A Cow, a Chicken, and the God who forgives: Concept Exploration bridges to the Gospel

21 Oct 2020

Words do not translate neatly between languages. Very rarely is there one-to-one correspondence in the meaning of a word in one language and its nearest equivalent in another. This is true even of nouns used to indicate simple objects but becomes more and more true with words and phrases used to express increasingly abstract concepts such as actions, emotions, values, and beliefs. We may see this as a problem for language learning, but viewed another way, it presents an opportunity for connecting with people and exploring how they think and what they believe. This in turn becomes a bridge to sharing important truths. Take this example, based on an experience from a rural setting in the mountains of Central Asia.

One Spring morning, my host dad, who speaks no English, let his cow out of the stable to graze on the fresh green grass of the mountainside. As the cow wandered happily away my host dad remarked casually in his language that the cow had now become free. As a language learner, I knew the word for “cow” and the word that means more-or-less “has become”. The word ozod was new to me, but I could guess its approximate meaning from the everyday event I’d just observed – it’s a word that indicates when a cow goes from being locked up to being free to enjoy the mountainside. I could have left it at that, happy with the slight expansion in my vocabulary. But as a language learner, this was an opportunity too good to pass up. This was a concept ready to explore! What else does this new word mean? How else can it be applied?

So I asked my host dad about his chickens – if he lets them out of the coop, do they also become “ozod”?  My host dad laughed, “No chickens aren’t smart enough to be ozod!”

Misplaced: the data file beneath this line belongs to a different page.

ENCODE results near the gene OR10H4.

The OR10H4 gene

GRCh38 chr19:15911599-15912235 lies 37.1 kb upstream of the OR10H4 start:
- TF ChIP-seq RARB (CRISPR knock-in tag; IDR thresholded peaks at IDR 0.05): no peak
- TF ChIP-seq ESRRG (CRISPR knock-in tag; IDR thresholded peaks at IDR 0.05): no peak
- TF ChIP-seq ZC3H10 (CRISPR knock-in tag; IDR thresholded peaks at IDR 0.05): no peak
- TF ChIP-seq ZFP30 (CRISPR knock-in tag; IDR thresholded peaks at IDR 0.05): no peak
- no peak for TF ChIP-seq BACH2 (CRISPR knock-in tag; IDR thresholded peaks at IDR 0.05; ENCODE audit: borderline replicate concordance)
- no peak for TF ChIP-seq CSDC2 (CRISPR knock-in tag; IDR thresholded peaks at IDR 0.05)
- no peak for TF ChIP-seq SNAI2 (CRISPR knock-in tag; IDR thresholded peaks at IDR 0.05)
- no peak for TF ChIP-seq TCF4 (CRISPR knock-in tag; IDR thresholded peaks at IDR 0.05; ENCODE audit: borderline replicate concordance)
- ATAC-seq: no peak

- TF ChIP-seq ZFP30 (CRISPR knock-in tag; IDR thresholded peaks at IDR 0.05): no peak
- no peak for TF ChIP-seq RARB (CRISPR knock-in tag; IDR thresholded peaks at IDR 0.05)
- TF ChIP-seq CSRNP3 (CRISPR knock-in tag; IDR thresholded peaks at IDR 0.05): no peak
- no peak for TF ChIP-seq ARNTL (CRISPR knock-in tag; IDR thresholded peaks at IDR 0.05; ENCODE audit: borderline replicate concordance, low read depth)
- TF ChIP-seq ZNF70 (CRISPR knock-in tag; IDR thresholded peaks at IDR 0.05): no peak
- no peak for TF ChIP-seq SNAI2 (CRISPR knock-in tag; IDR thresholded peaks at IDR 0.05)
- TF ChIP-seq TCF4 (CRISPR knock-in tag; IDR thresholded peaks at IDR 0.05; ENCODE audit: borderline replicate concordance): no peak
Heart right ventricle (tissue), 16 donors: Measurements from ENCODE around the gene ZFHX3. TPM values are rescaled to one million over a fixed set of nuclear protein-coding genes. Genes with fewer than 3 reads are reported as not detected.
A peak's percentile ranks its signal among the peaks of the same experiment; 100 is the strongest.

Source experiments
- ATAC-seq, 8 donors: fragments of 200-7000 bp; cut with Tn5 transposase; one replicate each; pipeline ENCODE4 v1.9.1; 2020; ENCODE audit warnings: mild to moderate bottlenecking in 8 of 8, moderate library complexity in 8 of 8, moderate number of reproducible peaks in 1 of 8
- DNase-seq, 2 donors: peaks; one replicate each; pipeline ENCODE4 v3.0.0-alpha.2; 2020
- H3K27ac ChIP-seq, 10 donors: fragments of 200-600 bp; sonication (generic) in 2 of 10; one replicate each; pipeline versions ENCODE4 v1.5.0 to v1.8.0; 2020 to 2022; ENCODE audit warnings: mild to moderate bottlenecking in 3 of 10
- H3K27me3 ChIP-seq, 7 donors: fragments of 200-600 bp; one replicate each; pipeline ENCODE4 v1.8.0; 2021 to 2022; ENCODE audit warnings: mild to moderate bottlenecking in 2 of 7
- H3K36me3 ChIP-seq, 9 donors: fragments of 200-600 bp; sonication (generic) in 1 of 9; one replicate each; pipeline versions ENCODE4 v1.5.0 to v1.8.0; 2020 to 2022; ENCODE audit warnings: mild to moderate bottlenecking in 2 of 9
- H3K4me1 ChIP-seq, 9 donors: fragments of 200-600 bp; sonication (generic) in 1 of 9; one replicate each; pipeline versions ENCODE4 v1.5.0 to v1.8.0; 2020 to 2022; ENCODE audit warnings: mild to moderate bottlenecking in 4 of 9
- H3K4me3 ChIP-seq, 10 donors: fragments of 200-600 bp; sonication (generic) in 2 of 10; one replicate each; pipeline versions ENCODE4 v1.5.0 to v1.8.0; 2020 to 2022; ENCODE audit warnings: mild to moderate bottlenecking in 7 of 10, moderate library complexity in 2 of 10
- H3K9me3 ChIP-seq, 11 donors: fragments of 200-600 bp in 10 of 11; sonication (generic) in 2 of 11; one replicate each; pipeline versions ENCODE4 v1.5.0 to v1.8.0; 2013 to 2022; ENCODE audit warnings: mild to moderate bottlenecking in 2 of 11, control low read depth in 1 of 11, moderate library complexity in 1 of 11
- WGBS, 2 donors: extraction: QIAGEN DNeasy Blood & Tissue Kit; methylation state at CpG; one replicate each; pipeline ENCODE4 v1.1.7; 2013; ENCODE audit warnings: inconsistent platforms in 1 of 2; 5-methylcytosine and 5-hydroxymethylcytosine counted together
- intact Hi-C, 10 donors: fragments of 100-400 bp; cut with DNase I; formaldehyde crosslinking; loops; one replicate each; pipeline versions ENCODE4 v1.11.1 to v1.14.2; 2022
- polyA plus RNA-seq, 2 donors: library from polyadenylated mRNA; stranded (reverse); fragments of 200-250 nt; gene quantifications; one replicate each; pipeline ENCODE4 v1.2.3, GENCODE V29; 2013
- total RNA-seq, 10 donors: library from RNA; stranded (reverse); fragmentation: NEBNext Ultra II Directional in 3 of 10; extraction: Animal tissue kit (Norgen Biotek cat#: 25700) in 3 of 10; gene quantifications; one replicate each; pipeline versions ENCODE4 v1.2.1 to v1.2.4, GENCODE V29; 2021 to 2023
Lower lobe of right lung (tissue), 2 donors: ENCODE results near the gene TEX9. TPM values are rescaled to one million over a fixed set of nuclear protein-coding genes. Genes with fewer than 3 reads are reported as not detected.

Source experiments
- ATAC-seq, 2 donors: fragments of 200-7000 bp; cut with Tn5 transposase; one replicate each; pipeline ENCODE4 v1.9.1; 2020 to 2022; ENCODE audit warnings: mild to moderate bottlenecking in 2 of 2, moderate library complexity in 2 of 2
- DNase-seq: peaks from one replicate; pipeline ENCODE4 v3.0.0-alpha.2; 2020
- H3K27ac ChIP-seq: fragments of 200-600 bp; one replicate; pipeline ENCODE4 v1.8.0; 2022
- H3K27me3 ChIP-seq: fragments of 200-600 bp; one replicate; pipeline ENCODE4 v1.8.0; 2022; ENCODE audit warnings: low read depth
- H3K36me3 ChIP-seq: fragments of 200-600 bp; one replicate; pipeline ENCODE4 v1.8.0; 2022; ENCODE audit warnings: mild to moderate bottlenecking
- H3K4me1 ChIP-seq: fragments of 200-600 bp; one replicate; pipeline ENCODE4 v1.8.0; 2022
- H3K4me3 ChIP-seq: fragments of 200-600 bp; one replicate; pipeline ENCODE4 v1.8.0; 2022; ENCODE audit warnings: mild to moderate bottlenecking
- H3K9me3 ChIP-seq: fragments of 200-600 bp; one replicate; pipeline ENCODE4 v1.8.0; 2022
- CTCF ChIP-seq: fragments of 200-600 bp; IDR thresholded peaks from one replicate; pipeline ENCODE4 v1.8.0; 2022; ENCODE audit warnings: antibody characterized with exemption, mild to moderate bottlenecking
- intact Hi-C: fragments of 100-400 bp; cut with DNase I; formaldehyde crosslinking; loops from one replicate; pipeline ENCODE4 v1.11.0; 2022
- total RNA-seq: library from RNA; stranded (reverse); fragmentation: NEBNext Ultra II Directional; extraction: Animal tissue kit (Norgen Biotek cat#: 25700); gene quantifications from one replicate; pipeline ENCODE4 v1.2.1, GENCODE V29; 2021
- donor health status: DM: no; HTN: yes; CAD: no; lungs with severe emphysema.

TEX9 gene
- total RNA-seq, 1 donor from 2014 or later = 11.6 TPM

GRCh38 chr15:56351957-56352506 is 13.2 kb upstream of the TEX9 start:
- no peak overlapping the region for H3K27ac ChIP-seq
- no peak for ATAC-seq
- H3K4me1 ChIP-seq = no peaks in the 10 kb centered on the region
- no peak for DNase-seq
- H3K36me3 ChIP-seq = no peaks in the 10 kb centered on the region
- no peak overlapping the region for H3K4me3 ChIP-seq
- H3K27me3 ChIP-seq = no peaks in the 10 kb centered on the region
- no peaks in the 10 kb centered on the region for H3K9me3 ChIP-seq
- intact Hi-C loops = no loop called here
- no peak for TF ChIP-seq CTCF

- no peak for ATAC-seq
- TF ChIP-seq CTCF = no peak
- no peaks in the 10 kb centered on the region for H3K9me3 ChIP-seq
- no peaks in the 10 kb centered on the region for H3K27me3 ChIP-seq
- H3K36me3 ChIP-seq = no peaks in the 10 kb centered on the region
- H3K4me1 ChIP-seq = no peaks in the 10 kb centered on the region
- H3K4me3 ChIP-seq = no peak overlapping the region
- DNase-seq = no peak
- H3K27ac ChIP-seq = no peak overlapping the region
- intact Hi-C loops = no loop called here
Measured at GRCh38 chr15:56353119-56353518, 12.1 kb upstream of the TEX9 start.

I could have seen his mirth as a setback, but as a language learner, I know that knowing when a word doesn’t apply is just as important as knowing when it does. So, undeterred, I asked how to describe a prisoner who is let out of jail.  Is he “ozod”?  “Yes, yes!”, replied my host dad with an enthusiastic smile, happy to join the activity I’d drawn him into for the sake of my learning.

Great!  So now I know that both cows and prisoners can become ozod, but chickens can’t. But what else can I explore about this word? Knowing that his country had been formerly part of the Soviet Union but was now independent, I asked him if this was also ozod. A thoughtful look came over his face. “Well you could say that, but really we’ve become istiqlol.”

Ok, so I’m learning more… but what about matters of the heart? Suppose I had insulted my brother (a very serious offense in his culture) and my brother forgave me. Would I then be ozod?… or istiqlol?… or what? “Ahh” said my host dad with a very serious expression, “You would be ozod. That would be very good, very good indeed. Your heart would be ozod.

Well suppose I knew deep in my heart that I had offended God, but then I came to understand that God forgave me for that terrible sin, would I be ozod? My host dad responded very slowly, “Yes… yes…” He lowered his eyes. “…but what kind of God would do that?

For the language learner, even a cow on a mountainside or chickens in a coop present an opportunity – not just an opportunity to expand vocabulary, but to explore concepts in the new language and in so doing, to connect with the hearts of precious people and share the truth about who God really is.

-Peter Roberts, Pioneers Language Learning Consultant.

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